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Now or never for Ireland as Aussies beckon

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Ireland are a side who seem to relish the sensational one-off victory. Often it is England who feel the heat. Think of the foot-and-mouth game from October 2001 or the final match of this year's Six Nations in Dublin. Can they pull off the big one against Australia here in Auckland on Saturday?

A few months ago Ireland were looking like the danger team of the northern hemisphere. They seemed more than capable of turning over the Wallabies and opening up an enticing World Cup path where they would likely avoid New Zealand, while Australia would be left to face South Africa in the quarter-finals. Four consecutive warm-up defeats to Scotland, England and France twice drained that confidence and belief, while the opening win over the United States will have done little to alleviate the concern among their passionate supporters. Albeit in appalling conditions, the Irish handling was poor and the cutting edge missing.

Australia were arguably the most impressive of all the main contenders in the opening round of fixtures. They weathered a physical start from Italy and, despite the 6-6 half-time score, pulled clear with a classy second-half display. They are Tri-Nations champions, have a host of fabulously talented players to call upon and a very shrewd coach in Robbie Deans.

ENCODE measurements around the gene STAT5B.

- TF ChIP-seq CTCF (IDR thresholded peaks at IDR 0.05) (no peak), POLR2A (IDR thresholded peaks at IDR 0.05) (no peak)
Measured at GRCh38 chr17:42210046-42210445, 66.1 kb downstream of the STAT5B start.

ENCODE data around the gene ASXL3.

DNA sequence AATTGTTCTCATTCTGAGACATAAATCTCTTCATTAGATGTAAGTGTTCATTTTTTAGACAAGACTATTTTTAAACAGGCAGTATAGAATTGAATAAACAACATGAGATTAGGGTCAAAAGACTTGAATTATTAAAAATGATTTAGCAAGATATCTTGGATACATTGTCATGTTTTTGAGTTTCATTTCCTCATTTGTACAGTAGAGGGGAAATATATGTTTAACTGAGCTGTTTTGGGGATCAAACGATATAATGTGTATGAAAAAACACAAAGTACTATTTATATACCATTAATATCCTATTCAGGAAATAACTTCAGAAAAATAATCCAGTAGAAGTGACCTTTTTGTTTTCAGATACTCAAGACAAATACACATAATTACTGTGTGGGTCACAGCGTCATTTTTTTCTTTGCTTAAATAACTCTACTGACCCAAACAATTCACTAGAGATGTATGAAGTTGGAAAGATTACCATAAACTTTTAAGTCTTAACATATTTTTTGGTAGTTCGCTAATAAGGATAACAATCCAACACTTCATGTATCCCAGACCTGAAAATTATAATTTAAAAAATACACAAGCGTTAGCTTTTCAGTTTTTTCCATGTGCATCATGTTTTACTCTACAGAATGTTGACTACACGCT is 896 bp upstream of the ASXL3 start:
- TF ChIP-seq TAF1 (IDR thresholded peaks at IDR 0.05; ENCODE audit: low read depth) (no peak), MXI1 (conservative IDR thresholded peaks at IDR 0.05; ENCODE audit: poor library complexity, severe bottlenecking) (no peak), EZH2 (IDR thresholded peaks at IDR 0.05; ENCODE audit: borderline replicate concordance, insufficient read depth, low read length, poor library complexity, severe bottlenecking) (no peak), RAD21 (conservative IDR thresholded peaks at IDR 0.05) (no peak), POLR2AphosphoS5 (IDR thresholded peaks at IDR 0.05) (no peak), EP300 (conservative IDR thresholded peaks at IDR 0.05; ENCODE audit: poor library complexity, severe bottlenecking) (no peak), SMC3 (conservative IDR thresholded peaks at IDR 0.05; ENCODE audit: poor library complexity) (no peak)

Ireland lock Paul O'Connell accepts they are firm underdogs. He said: "On form Australia are a long way ahead of us at the moment. They have threats all over the field and we have to starve them of quality ball.

"For us to win, we need a massive performance. In Irish teams, when our emotion and passion is high, we're a better side. Hopefully that will be there in abundance on Saturday. When we put it together for 80 minutes, we are an excellent side that can compete with anyone."

RFU reputation in tatters after latest debacle

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By Alastair Eykyn, BBC 5 live rugby commentator

Throughout its colourful history, the Rugby Football Union has proved itself world class when it comes to internecine warfare. The latest splurge of bloodletting, though, has shocked even seasoned RFU watchers.

To see the hierarchy of English rugby fighting like rats in a sack has been deeply unedifying if you happen to care about the sport. It must be deeply confusing even if you do not.

One RFU Council member was heard to remark recently that the governing body was "even managing to make Fifa look good". The reputation of the RFU is in tatters, and it is entirely of their own making.

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